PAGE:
After the bathroom break, I felt good again and wanted to take off, but we couldn’t seem to find Rafael, so I took off on my own knowing that Rafael would be able to catch up as he is a fast runner. I left Incontidentes and caught up with Andre, one of the other runners. We talked for a while and he explained that he had run it before and that there were only a few big climbs left for the 3rd marathon. I was so happy at that moment “only a few climbs…yeah push on”. Over the next hours, Andre and I took turn at passing each other on the course pending on where our crew cars where parked. It gave a super good atmosphere as it was like having 2 crews cheering for me.
We hit Borda da Mata a bit past noon on Friday after 27 hours of running and we decided it was time for a bit of food and a nap while the sun was at its highest around 1 pm. We found a nice area next to the CP (almost like a town square) where I could lay down for 20min. I managed to power nap and felt refreshed afterwards. A quick toilet break using the portacabins made for a nice change.
4th marathon – Borda da Mata to Estiva (183K/37H at 11 pm Friday)
I started out feeling quite well after the power nap though I obviously felt it was too short. Who doesn’t after 27 hours of running? But off I went in good spirit but… Hallo marathon from hell…. It was clear that it was going to be far the toughest of the five marathons in terms of elevation, but also in terms of heat and later insane monsoon rain.
I realized quite quickly after leaving Borda Mata around 150K mark, that I was in for a toasty marathon and that there was a reason that Rafael had said that the 4th marathon is the toughest. Hallo long step climbs, 40 degrees and 90% humidity.
I felt I was being fried even when walking up the hills, so we quickly pulled out my Marathon Des Sables desert hat and some arm sleeves that we soaked and put some ice cubes into to try to keep me cool. It worked for a while, but after a few back2back climbs with the sun directly hitting my back/neck, I started to feel a bit dizzy. Kristina suggested I take a break in the shade so she could ice me down… yes literally. She put ice in my top, my skirt, my arm sleeves and rolled a buff around my desert hat filled with ice. Despite the discomfort of the ice, I passed out instantly on the side of the road.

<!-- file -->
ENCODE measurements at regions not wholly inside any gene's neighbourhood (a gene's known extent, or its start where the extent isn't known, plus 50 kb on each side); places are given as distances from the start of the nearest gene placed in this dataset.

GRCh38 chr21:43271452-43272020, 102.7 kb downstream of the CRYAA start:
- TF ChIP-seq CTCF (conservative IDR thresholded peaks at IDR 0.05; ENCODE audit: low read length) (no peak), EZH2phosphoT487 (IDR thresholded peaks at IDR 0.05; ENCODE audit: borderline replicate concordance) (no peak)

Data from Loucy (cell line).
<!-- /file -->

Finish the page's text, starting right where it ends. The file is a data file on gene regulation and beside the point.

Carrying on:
After 20 min Kristina woke me up again, and I surprisingly felt much better. Dizziness was gone, and core temperature was much better, so I got up and started moving forward again while the team packed our stuff. I kept the green buff on replenished it with ice cubes and off I went one climb after another, sun now hitting my back.
Kristina jumped out of car to pace me, every other minute replenishing with ice for the next few hours where the sun is burning and there are no clouds in sight.
At 170k or 33 hours after I started, I changed my top to my green “100-Mile-High Club” and my green sunglasses. Yes, it’s a bit laughable in retrospect but at that time it felt like a huge achievement that I had clocked the first 100miles and that there was only ~35 miles according to the race plan, so I trotted along with a big smile and a cold handheld towards Estiva.
That smile was wiped away quite quickly as it suddenly started to rain. Not just a little shower, no …rain like monsoon in Asia. Before we could even pull the car over and I could get my rain jacket on, I was already soaked and shivering. I did quick clothes change with the trunk open covering me from the rain and put a ski-pully and a UD rain jacket with a big hat on and started walking. I only managed to walk short distance in the rain when I started to notice an awful burning sensation in my groin… damn… chafing. Until then I had not had a single issue with chafing, which was why I didn’t change skirt or top at any point. But once the skirt got wet and rubbed against my legs every time I took a step, it was a totally different game. I thought about changing to long tights but given the rain had not stopped, I imagined I would be facing same issue, so I just walked on. Luckily Luiz came running with a big sun-umbrella to try to cover us both from the heavy rain. From there, we just walked in silence side by side up and down hills as the intensity of the rain took off.
At 10 pm, we came into Estiva, which was a cute small town. I was sleepy but also cognizant of the fact that I only had 1 marathon to go and a rumbling stomach. Kristina did the math again and announced that I would get a toilet break and 20 minutes of sleep. I looked like a freaking question mark. ‘You want me to sleep where? On the busy pedestrian street or?” “Here” Kristina said and pointed to a closed store next door where the pavement was only occupied by two other runners searching for some peace to lay down. “I already put out your mat so hurry up and get some sleep…time is ticking”.
5th marathon – Estiva to Paraisopolis (finish line) at 224K/44:42 – fastest marathon ~ 6.5h